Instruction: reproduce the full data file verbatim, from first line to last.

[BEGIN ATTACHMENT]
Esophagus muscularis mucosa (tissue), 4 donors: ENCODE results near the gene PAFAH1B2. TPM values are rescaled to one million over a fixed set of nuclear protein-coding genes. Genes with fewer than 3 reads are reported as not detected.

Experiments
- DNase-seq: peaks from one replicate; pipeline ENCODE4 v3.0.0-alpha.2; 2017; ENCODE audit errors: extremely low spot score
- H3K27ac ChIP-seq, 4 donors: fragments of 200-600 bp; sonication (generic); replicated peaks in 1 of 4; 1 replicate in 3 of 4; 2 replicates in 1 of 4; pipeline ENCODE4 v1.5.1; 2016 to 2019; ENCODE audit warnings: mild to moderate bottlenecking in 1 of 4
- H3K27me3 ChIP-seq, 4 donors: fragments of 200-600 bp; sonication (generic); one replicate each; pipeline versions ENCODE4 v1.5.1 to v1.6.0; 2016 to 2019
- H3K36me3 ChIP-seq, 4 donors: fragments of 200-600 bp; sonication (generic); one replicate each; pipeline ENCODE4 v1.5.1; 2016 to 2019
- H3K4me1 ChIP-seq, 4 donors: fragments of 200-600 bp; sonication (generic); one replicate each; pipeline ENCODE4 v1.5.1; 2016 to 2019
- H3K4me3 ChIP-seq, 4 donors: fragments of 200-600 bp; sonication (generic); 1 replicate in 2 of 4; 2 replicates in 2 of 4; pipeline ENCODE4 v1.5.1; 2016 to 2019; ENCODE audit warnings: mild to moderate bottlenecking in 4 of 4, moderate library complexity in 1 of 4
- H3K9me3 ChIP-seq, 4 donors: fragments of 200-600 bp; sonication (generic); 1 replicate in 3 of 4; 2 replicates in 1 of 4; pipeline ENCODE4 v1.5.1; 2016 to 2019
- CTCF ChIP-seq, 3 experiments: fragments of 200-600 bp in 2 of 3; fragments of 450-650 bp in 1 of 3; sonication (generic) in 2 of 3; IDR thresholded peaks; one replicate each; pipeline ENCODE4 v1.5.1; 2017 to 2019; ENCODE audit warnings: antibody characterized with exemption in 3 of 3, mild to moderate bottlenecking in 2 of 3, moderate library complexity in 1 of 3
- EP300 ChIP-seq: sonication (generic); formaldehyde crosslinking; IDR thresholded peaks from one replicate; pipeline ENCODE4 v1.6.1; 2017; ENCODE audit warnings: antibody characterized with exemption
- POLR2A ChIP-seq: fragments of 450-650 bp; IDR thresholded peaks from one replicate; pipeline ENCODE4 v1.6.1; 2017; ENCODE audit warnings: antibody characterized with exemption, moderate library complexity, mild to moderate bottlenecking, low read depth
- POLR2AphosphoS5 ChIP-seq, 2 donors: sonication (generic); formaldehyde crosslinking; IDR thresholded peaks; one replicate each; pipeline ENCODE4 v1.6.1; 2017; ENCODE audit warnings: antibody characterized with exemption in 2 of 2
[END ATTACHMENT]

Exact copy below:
Esophagus muscularis mucosa (tissue), 4 donors: ENCODE results near the gene PAFAH1B2. TPM values are rescaled to one million over a fixed set of nuclear protein-coding genes. Genes with fewer than 3 reads are reported as not detected.

Experiments
- DNase-seq: peaks from one replicate; pipeline ENCODE4 v3.0.0-alpha.2; 2017; ENCODE audit errors: extremely low spot score
- H3K27ac ChIP-seq, 4 donors: fragments of 200-600 bp; sonication (generic); replicated peaks in 1 of 4; 1 replicate in 3 of 4; 2 replicates in 1 of 4; pipeline ENCODE4 v1.5.1; 2016 to 2019; ENCODE audit warnings: mild to moderate bottlenecking in 1 of 4
- H3K27me3 ChIP-seq, 4 donors: fragments of 200-600 bp; sonication (generic); one replicate each; pipeline versions ENCODE4 v1.5.1 to v1.6.0; 2016 to 2019
- H3K36me3 ChIP-seq, 4 donors: fragments of 200-600 bp; sonication (generic); one replicate each; pipeline ENCODE4 v1.5.1; 2016 to 2019
- H3K4me1 ChIP-seq, 4 donors: fragments of 200-600 bp; sonication (generic); one replicate each; pipeline ENCODE4 v1.5.1; 2016 to 2019
- H3K4me3 ChIP-seq, 4 donors: fragments of 200-600 bp; sonication (generic); 1 replicate in 2 of 4; 2 replicates in 2 of 4; pipeline ENCODE4 v1.5.1; 2016 to 2019; ENCODE audit warnings: mild to moderate bottlenecking in 4 of 4, moderate library complexity in 1 of 4
- H3K9me3 ChIP-seq, 4 donors: fragments of 200-600 bp; sonication (generic); 1 replicate in 3 of 4; 2 replicates in 1 of 4; pipeline ENCODE4 v1.5.1; 2016 to 2019
- CTCF ChIP-seq, 3 experiments: fragments of 200-600 bp in 2 of 3; fragments of 450-650 bp in 1 of 3; sonication (generic) in 2 of 3; IDR thresholded peaks; one replicate each; pipeline ENCODE4 v1.5.1; 2017 to 2019; ENCODE audit warnings: antibody characterized with exemption in 3 of 3, mild to moderate bottlenecking in 2 of 3, moderate library complexity in 1 of 3
- EP300 ChIP-seq: sonication (generic); formaldehyde crosslinking; IDR thresholded peaks from one replicate; pipeline ENCODE4 v1.6.1; 2017; ENCODE audit warnings: antibody characterized with exemption
- POLR2A ChIP-seq: fragments of 450-650 bp; IDR thresholded peaks from one replicate; pipeline ENCODE4 v1.6.1; 2017; ENCODE audit warnings: antibody characterized with exemption, moderate library complexity, mild to moderate bottlenecking, low read depth
- POLR2AphosphoS5 ChIP-seq, 2 donors: sonication (generic); formaldehyde crosslinking; IDR thresholded peaks; one replicate each; pipeline ENCODE4 v1.6.1; 2017; ENCODE audit warnings: antibody characterized with exemption in 2 of 2